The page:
# 6.2.2 Composing Operations

We can implement *and*, *or* and *not* using wine, but is that enough to
perform interesting computations? In this subsection, we consider how
simple logical functions can be combined to implement any logical
function; in the following subsection, we see how basic arithmetic
operations can be built from logical functions.

We start by making a three-input conjunction function. The *and3* of
three inputs is *true* if and only if all three inputs are *true*. One
way to make the three-input *and3* is to follow the same idea as the
two-input *and* where all three inputs pour into the same basin, but
make the basin with the output nozzle above the two bottle level.

Another way to implement a three-input *and3* is to compose two of the
two-input *and* functions, similarly to how we composed procedures in
Section 4.2. Building *and3* by composing two
two-input *and* functions allows us to construct a three-input *and3*
without needing to design any new structures, as shown in Figure 6.3. The output of
the first *and* function is fed into the second *and* function as its
first input; the third input is fed directly into the second *and*
function as its second input. We could write this as ```
(and (and A B)
C)
```

.

Composing logical functions also allows us to build new logical
functions. Consider the *xor* (exclusive or) function that takes two
inputs, and has output *true* when exactly one of the inputs is *true*:

A | B | (xor A B) |

false | false | false |

true | false | true |

false | true | true |

true | true | false |

Can we build *xor* by composing the functions we already have?

The *xor* is similar to *or*, except for the result when both inputs are
*true*. So, we could compute `(xor A B)`

as ```
(and (or A B) (not (and A
B)))
```

. Thus, we can build an *xor* machine by composing the designs we
already have for *and*, *or*, and *not*.

We can compose any pair of functions where the outputs for the first
function are consistent with the input for the second function. One
particularly important function known as *nand* results from *not* and
*and*:

A | B | |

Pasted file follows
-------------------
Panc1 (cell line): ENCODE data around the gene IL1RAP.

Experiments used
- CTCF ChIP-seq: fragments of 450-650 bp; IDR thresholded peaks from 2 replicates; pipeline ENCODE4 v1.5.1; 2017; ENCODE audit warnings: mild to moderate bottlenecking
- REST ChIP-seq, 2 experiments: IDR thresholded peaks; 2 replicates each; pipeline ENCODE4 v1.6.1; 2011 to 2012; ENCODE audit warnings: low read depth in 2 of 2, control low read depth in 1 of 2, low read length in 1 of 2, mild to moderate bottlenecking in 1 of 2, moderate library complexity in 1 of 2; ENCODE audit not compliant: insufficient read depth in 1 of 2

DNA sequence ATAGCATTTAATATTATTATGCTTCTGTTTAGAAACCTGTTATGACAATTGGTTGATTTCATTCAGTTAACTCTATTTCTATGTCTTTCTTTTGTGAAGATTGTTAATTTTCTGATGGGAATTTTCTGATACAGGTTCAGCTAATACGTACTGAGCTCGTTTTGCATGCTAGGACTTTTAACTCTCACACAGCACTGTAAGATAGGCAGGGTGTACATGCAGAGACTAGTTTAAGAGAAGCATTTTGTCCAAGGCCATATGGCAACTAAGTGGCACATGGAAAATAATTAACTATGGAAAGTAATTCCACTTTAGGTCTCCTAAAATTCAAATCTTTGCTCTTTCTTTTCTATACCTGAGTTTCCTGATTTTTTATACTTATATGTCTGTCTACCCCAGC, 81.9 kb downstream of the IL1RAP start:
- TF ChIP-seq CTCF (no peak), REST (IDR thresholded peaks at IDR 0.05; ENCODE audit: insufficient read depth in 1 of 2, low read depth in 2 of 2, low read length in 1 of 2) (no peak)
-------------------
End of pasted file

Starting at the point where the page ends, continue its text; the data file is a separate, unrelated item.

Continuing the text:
false | false | true |

true | false | true |

false | true | true |

true | true | false |

*All* Boolean logic functions can be implemented using just the *nand*
function. One way to prove this is to show how to build all logic
functions using just *nand*. For example, we can implement *not* using
*nand* where the one input to the *not* function is used for both inputs
to the *nand* function:

`(not A)`

$\equiv$ `(nand A A)`

Now that we have shown how to implement *not* using *nand*, it is easy
to see how to implement *and* using *nand*:

`(and A B)`

$\equiv $ `(not (nand A B))`

Implementing *or* is a bit trickier. Recall that *A* *or* *B* is
*true* if any one of the inputs is *true*. But, *A* *nand* *B* is
*true* if both inputs are *false*, and *false* if both inputs are
*true*. To compute *or* using only *nand* functions, we need to invert
both inputs:

`(or A B)`

$\equiv $ `(nand (not A) (not B))`

To complete the proof, we would need to show how to implement all the
other Boolean logic functions. We omit the details here, but leave some
of the other functions as exercises. The universality of the *nand*
function makes it very useful for implementing computing devices.
Trillions of *nand* gates are produced in silicon every day.

**Exercise 6.2. ** Define a Scheme procedure, `logical-or`

, that takes
two inputs and outputs the logical or of those inputs.

**Exercise 6.3. ** What is the meaning of composing *not* with itself?
For example, (*not* (*not* *A*)).

**Exercise 6.4. ** Define the *xor* function using only *nand*
functions.

**Exercise 6.5. ** $\left[\star \right]$ Our definition of ```
(not
A)
```

as `(nand A A)`

assumes there is a way to produce two copies of a
given input. Design a component for our wine machine that can do this.
It should take one input, and produce two outputs, both with the same
value as the input. (Hint: when the input is *true*, we need to produce
two full bottles as outputs, so there must be a source similarly to the
*not* component.)

**Exercise 6.6. ** $\left[\star \right]$ The digital abstraction
works fine as long as actual values stay close to the value they
represent. But, if we continue to compute with the outputs of functions,
the actual values will get increasingly fuzzy. For example, if the
inputs to the *and3* function in Figure 6.3 are initially all
$\frac{3}{4}$ full bottles (which should be interpreted as *true*),
the basin for the first *and* function will fill to $1\frac{1}{2}$,
so only $\frac{1}{2}$ bottle will be output from the first *and*.
When combined with the third input, the second basin will contain
$1\frac{1}{4}$ bottles, so only $\frac{1}{4}$ will spill into the
output bottle. Thus, the output will represent *false*, even though all
three inputs represent *true*. The solution to this problem is to use an
*amplifier* to restore values to their full representations. Design a
wine machine amplifier that takes one input and produces a strong
representation of that input as its output. If that input represents
*true* (any value that is half full or more), the amplifier should
output *true*, but with a strong, full bottle representation. If that
input represents *false* (any value that is less than half full), the
amplifier should output a strong *false* value (completely empty).